In a July 2002 Quick Poll, we asked TechRepublic members if they believed wireless LANs would totally replace wired networks. Of the 318 members who responded, 63 percent said they believed they would. In fact, 30 percent believed the transformation would take place within 10 years. So I thought it was a good time to test our members on their 802.11 knowledge, because this is currently the most popular WLAN standard. Nearly 1,200 TechRepublic members took our 802.11 quiz and these are the results.

Who sets the standards?

Figure A

The correct answer is: Institute of Electrical and Electronics Engineers, Inc. (IEEE) and a whopping 90 percent of the members who took the quiz got it right, as shown in Figure A. The IEEE is a nonprofit engineering organization that develops, defines, and reviews standards within the biomedical technology, telecommunications, electric power, aerospace, and consumer electronics industries, to name a few. The 802 LAN/MAN standards cover a variety of wired and wireless local and metropolitan area network technologies. The standard we’re concerned with for this quiz is the 802.11 standard, which covers wireless area networks.

Table A
  802.11 802.11b 802.11a 802.11g
Date Established July 1997 September 1999 September 1999 January 2002—draft specification
Compatibility 802.11 only 802.11g 802.11a only 802.11b
Data Transfer 1 and 2 Mbps Up to 11 Mbps Up to 54 Mbps Up to 54 Mbps
Frequency 2.4 GHz 2.4 GHz 5 GHz 2.4 GHz
Comparison of 802.11 protocols

Before the 802.11 standard was developed, individual manufacturers determined all radio-frequency wireless network technology. As of this article’s publication, the 802.11 standard contains four protocols that we’re concerned with: 802.11, 802.11a, 802.11b, 802.11g. Table A outlines the basic differences between these protocols. I’ll refer to this table throughout the article. For more information on the IEEE, check out its Web site; for more information on the 802.11 standard, check out the 802.11 Web site.

Transmitting between 5 GHz and 6 GHz

Figure B

The correct answer is: 802.11a. As shown in Figure B, 47 percent of our quiz takers knew this answer. Referring to Table A, you can see that the 802.11, 802.11b, and 802.11g protocols specify a frequency of 2.4 GHz. Only the 802.11a protocol provides for a frequency of 5 GHz to 6 GHz. Using an 802.11a device can cut down on interference if you plan to install a wireless network in an environment that already has several radio-frequency devices transmitting at 2.4 GHz, such as some cordless phones.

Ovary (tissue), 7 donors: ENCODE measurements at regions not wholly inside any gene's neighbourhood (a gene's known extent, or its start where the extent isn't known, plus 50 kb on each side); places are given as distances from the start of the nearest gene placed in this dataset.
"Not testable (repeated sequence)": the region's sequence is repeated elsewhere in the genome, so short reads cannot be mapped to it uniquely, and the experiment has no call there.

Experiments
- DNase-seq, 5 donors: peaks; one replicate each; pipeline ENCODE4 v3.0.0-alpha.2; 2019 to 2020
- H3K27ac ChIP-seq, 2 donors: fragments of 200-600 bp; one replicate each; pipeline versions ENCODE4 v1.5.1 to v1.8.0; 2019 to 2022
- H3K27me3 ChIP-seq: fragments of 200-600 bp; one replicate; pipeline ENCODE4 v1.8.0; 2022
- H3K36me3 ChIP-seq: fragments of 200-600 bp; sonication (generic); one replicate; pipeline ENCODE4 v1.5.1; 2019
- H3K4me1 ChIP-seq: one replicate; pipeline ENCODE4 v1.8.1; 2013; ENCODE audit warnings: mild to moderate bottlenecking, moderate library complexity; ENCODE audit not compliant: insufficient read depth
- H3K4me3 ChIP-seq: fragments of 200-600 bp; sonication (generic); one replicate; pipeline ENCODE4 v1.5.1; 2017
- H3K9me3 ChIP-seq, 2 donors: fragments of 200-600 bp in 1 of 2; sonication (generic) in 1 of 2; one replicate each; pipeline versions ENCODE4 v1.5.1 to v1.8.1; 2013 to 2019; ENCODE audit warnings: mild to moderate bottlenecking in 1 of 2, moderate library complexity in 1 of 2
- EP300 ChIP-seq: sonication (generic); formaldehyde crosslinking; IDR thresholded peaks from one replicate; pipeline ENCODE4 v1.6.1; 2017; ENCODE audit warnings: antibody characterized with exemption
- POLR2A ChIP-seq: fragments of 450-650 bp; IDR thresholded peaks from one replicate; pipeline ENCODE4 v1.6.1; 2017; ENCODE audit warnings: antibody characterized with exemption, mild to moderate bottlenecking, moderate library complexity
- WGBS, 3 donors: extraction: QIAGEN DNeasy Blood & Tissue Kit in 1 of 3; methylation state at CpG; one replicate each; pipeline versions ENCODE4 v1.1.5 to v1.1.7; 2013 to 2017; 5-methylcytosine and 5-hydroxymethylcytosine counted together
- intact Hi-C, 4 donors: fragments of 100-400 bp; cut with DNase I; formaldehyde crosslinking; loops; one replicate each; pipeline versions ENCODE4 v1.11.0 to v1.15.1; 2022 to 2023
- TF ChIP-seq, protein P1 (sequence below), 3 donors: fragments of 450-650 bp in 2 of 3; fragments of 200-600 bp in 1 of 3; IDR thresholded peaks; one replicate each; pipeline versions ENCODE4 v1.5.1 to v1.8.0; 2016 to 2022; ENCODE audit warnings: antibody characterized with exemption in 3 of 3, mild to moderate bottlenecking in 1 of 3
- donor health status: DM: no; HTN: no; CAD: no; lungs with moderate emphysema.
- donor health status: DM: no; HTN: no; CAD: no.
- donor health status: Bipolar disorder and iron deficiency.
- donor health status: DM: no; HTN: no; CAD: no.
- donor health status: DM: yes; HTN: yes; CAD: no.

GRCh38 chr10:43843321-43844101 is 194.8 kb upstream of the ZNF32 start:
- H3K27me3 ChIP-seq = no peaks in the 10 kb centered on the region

Data transfer up to 11 Mbps

Figure C

The correct answer is: 802.11b and this time 72 percent of those who took our quiz knew the answer, as shown in Figure C. Again, in Table A, you can see that only the 802.11b protocol provides for a data transfer rate of up to 11 Mbps. The operative words here being “up to.” The transmission rate of 802.11 wireless networking will vary depending on the distance between the wireless client and the access point as well as the physical environment in which devices are transmitting.

For example, as I write this article I am working from my first-floor den on a laptop with an 802.11b wireless NIC. The access point is located in my office on the second floor. The signal between the two must travel about 50 feet (in a straight line) and through several walls. So my connection is only running at 2 Mbps.


Figure D

The correct answer is: 802.11b, but this time only 57 percent of our quiz takers got it right, as shown in Figure D. The Wireless Fidelity (Wi-Fi) certification program, administered by the Wireless Ethernet Compatibility Alliance (WECA), is the main measure of interoperability between 802.11b devices.

The official meaning of WEP

Figure E

This correct answer is: Wired Equivalent Privacy, but only 23 percent of those who took our quiz knew this one, as shown in Figure E. I have to admit this one was a bit tricky. Many individuals, even some within the IT industry, commonly, but incorrectly, refer to WEP as the wireless encryption protocol.

The IEEE, in its paper “WEP: The ‘Wired Equivalent Privacy’ Algorithm” defines WEP as follows: “Wired Equivalent Privacy (WEP). The optional cryptographic privacy algorithm specified by 802.11 used to provide data confidentiality which is subjectively equivalent to a wired media.”

When creating the 802.11 standards, the IEEE had to address the issue of wireless security. Because wireless networking technology uses radio signals transmitted through the open air, it is considerably more vulnerable to eavesdropping than traditional wired networks. The WEP standard was designed to make wireless networks more secure by using 40-bit and 128-bit encryption. To learn more about WEP and its shortcomings check out this TechRepublic article from George Ou.

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